2. Try Brew-in-a-bag. It lets you get into the cost savings of all-grain quickly and easily. Some curtain material and sewing is cheaper than a cooler mash tun and fittings.
3. Try to get fermenters for free from restaurants or bulk food stores. I've got a 25L and three 20L HDPE containers for free from my local organic food shop.
4. Buy goods in bulk. It gives you economies of scale and saves on shipping.
5. Use yeast, especially liquid yeast, more than once. Plan your brewing to allow this. Arrange two or three brews to go from low to medium to high gravity, all using the same yeast.
6. Don't buy new bottles. Bottle in re-used plastic or glass bottles. I get all my 1.5L brown PET bottles out of other people's bins on recycling day.
7. If you're planning on using an immersion chiller, try to find the copper from a scrap metal recycler. I got the 23' of 1/2" tubing that's in my chiller for the equivalent of $US12 from a scrap dealer.

Using these tips I've built a setup that lets me do three or four simultaneous 20L all-grain batches for an initial outlay of <US$120.
This includes kettle, bag, digital thermometer, hydrometer, fermenters, airlocks, bottles, chiller, bottling and racking equipment and a digital scale (I do boils on my BBQ, though North American style BBQs probably wouldn't work so well for this.)

Ordering base malt in 25kg bags means that I can use this setup to make (say) a 20L batch of a nice Hefe for <US$12 (plus the cost of gas) or a big 7.2%, 90IBU IPA for <$US20.

While it may just be possible to buy beer for less than this (especially in the US) it's certainly not cheaper to buy GOOD beer for less.
 

rico567

Well-Known Member
Joined
Apr 28, 2008
Messages
3,016
Reaction score
97
Location
Central IL
The OP isn't very specific- except that the beer be cheap. I think -whatever I may be doing now, or whatever my personal opinions on what constitutes homebrew- that I'll stick with that.

Once upon a time, in the Dark Ages before the current homebrew revolution....it was 1970. My uncle gave me my maternal grandpa's old Prohibition-era bottle capper and a hydrometer, proof meter & some other items, and suggested I homebrew some beer. Since I was just starting work as a public school teacher, this seemed attractive.
To what I was given, I added a big green plastic wastebasket, a couple of empty cases of PBR bottles, some surgical tubing and hops from the drugstore, caps from the hardware store, and Blue Ribbon malt syrup, 5 pound bags of sugar & Budweiser yeast (from the bakery) at the grocery store.
I couldn't tell you the recipe, except that I boiled the extract, sugar & hops on the stove (don't remember how long), cooled the pot in the sink, pitched into the plastic wastebasket and threw a wet towel over the top. When fermentation appeared to stop I'd float the hydrometer in there to check, then bottle. I used a tiny spoon to put sugar right into the bottle necks. I doubt that the fermentation was ever very complete, since there was plenty of carbonation from only about 1/4 t. of sugar. Everything was cleaned, but there was NO sanitizing whatever from our contemporary good homebrewing practice. The amazing thing was that I don't recall ever having an "off" batch.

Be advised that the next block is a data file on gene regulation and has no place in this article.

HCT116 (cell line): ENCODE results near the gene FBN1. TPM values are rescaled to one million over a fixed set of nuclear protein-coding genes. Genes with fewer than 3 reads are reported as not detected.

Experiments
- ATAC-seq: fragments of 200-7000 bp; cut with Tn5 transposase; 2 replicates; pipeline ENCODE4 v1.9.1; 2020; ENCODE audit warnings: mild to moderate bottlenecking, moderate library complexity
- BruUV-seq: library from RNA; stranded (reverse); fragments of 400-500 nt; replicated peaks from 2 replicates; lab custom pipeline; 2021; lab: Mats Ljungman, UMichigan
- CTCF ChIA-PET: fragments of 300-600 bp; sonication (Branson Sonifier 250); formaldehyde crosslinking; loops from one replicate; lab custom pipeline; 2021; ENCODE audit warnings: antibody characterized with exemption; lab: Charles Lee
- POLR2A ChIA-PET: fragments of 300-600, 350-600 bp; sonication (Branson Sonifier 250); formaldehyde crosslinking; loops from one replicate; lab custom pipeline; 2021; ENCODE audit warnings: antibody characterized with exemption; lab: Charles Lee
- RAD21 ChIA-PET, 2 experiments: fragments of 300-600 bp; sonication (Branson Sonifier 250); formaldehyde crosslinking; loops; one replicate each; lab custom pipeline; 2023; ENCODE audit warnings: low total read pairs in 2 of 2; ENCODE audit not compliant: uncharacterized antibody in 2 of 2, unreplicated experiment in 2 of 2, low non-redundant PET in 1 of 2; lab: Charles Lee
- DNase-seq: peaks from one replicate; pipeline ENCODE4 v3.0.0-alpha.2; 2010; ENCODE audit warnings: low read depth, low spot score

The result? I could drink it, after I became accustomed to it. No other family member would touch it. Pretty malty, with an edge. Given the quality of the product, though, and the lack of good information or supplies, I quit after about a year and only started homebrewing again in Fall '07.....and I've still got that old Prohibition-era capper, use it on every batch.

The moral? You can brew very, very cheaply. The question is: what do you want?
 

Ballistic

Well-Known Member
Joined
Sep 19, 2008
Messages
116
Reaction score
0
Location
England
There can be all manner of reasons to begin homebrewing or a combination of things and price may be one of them;

The UK government including Scotland, Wales and NI are proposing to introduce a minimum cost for alcohol to try to stem the schenes we see on TV of young people on street corners swigging Diamond White.

I for one am expanding my operation in light of this.
 

bsruther

Well-Known Member
Joined
Feb 24, 2009
Messages
106
Reaction score
1
Location
Northern Kentucky
I'm not on a tight budget but, I always try to cut costs with personal obsessions. I'd planned on going all grain from the start but, I don't have all of my equipment yet. Besides the cost of my equipment ($120) My first three partial extract brews cost me about $26 each. That's cheaper than two cases of Bud. I don't have expensive tastes in beer, nor am I out to impress anyone. I just want to brew decent beer and save money...and I will. My plan is to get two or three all grain recipes that I like and stick with them.
I just planted my first Hops Rhizome this past weekend so If I can get them to grow, that will be one major expense out of the way.
 

lordbeermestrength

Well-Known Member
Joined
Oct 9, 2008
Messages
286
Reaction score
3
Location
&#9729;Scappoose, OR&#9730;
You guys are NERDS!!

The OP asked such a newb question that was so vauge, any other self respecting forum would have sent him home packing. You guys answered all of his questions and kept on answering them 'til they were beaten black and blue!

Thats why I love this forum, people are here for the love of beer :) You'll go on dissecting the finer points of price comparisons of bottle cappers and sanitizers even when no one is listening. You all are the best:)
 

Gosassin

Well-Known Member
Joined
Sep 12, 2008
Messages
182
Reaction score
0
Location
Lawrenceville, GA
No, the home depot buckets do not have lids. Like a few other people said, best bet is to go into a restaurant, cake store, or some other place that gets food items in 5 gallon buckets. Ask nicely and you can get a few buckets with lids for free.

You can get lids for the orange buckets they sell; they're usually in the paint section and they keep them on a seperate shelf from the buckets. Just ask and HD employee, if you can find one. I have 2 or 3 of those buckets w/matching lids serving as bright tanks in my garage. They work like a charm, and could easily be converted into primaries or bottling buckets.
 
Top